I tried to sleep. Maybe it was the coffee, or maybe it was the K7. I tossed and turned a while before getting some much-needed rest. I woke with first light, fell back asleep and went back into the casino at sunrise. I had some breakfast, drank a couple cups of coffee and made my way back to the poker room. I thought I felt okay.

The tables were already going strong. I recognized players from the night before, apparently going without sleep ant sleep at all. After a short wait I was seated at a 1/2 with mostly older guys, maybe some my age, some decidedly older, and a couple young players. One of the young guys was a regular as he knew all of the dealers by name, and they knew his.

By and large it was a strong, aggressive table. Folks weren’t afraid to get their money in, and some big pots were taken down with some big hands. The young regular was out of his league, even though he was right in there with a loose aggressive style. He lost a buy-in in fairly short order and reloaded. A bit later I was in two hands with him.

An older guy on my right opened with a small raise, I called with A9s and the kid completed in the BB. The flop came with an A and the old guy made a C-bet, which I raised by that same amount, just to see where I was at. The kid called, as did the initial bettor. The turn was a blank, the kid checked, as did the old guy and I. The river paired the board and it was checked all around again. The kid flips over trips, the old guy mucks. I wasn’t going to make that mistake again. I should have raised more on the flop or bet the turn. The upside: I didn’t lose too much and I now had information I could use later on.

I was catching some decent hands. Too bad. I limped with KQc and called a good-sized raise after another player did as well. The flop came with a Q. I checked, the initial bettor made a good-sized C-bet, the other player and I called. The turn was an A. I knew I was beat, the other player didn’t. I was down under $100.

Meanwhile, the kid had taken down a few pots with trash hands and was building a stack. I tell myself to just be patient. Qs in early middle position. The old guy to my right has limped and I raise to $12. It folds around to the kid who raises it to $40. The old guy calls. There’s almost $100 in the pot, and hoping the kid thinks his jacks are good, I push the rest of my chips in the middle. The kid calls and the old guys goes all in as well. The flop comes with a K, turn is a K, river is a 10. I know I’m beat. The kids shows Aces and the old guy mucks.

Time to call it a day. Yet, I still have to wait for Mad Mosby to show up, and that’s a couple hours from now, so I go back out to the car to lick my wounds and take a nap. Again, the sleep is less than restful and I wake up in 45 minutes. By the time I get back to the poker room, the kid is down to $60. It just makes me feel worse.

After killing a little time lamenting my session over the phone with my dear wife and chatting with my son in Chicago, I go to meet Mad Mosby. Just as I had suspected, he’s a great guy. I told him about my beats, tried to justify my play, and he listened like a nice person would. We talked about Poker Academy and I hope I convinced him to join us at the 3rd Annual PA Rendezvous in Las Vegas next year. He would make a fine addition to an already wonderful bunch of folks. I just hope I can attend as well.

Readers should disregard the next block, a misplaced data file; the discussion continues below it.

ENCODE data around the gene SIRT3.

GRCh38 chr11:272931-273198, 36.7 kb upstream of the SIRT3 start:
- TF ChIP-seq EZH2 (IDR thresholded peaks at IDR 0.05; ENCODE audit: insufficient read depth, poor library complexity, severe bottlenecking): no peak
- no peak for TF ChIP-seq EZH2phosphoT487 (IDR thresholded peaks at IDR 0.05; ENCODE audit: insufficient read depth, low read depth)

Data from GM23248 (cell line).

Suffice it to say, lamentations kept me awake for the drive home. Did I play poorly? Did I play scared, tight-weak poker and then tilt off the rest of two buy-ins? And now, I don’t have enough of a bankroll to return to the casino for the foreseeable future. But do I have any business ever going back? Is my game worse than I think it is? Tight isn’t good enough when I’m not aggressive enough to raise it up or get it all in good before the turn or river, and then get frustrated with the turn and river beats. Or, maybe I just don’t have the fortitude to play this game, weather the beats and move on. Like a whipped dog kept on a chain next to a ratty-looking doghouse, with bad beats and a small roll, I may still have my tail between my legs when the kids come out to play. I’m happy to see someone but I still half-expect to get clocked.

When I told Mad Mosby that I was down two buy-ins, his response was, “What? The guy who has all of my PAX (play money) on Poker Academy?” Yes, the disparity is striking. Oh, I sometimes get clobbered on PA. The difference is that I am not crippled when it happens. I can come back, and always do, gradually building my roll higher and higher. Yet, when it comes to real money, knowing that I don’t have much to begin with, my game goes in the toilet and seems to stay there. The difference? I can’t afford to lose real money.

I’ve been dancing around this realization for a while now. I’ve been telling myself that I’m a good enough player, and that the seemingly constant losses and break-even sessions at the casino or online shouldn’t be happening to me. Others seem to think I’m good enough to beat the game as well. I have had three different people offer to stake me. I have turned them all down, first, because I don’t want to be beholden to someone, and second, because, afraid of losing someone else’s money. I’d still be playing scared. Yes, it is a bankroll issue.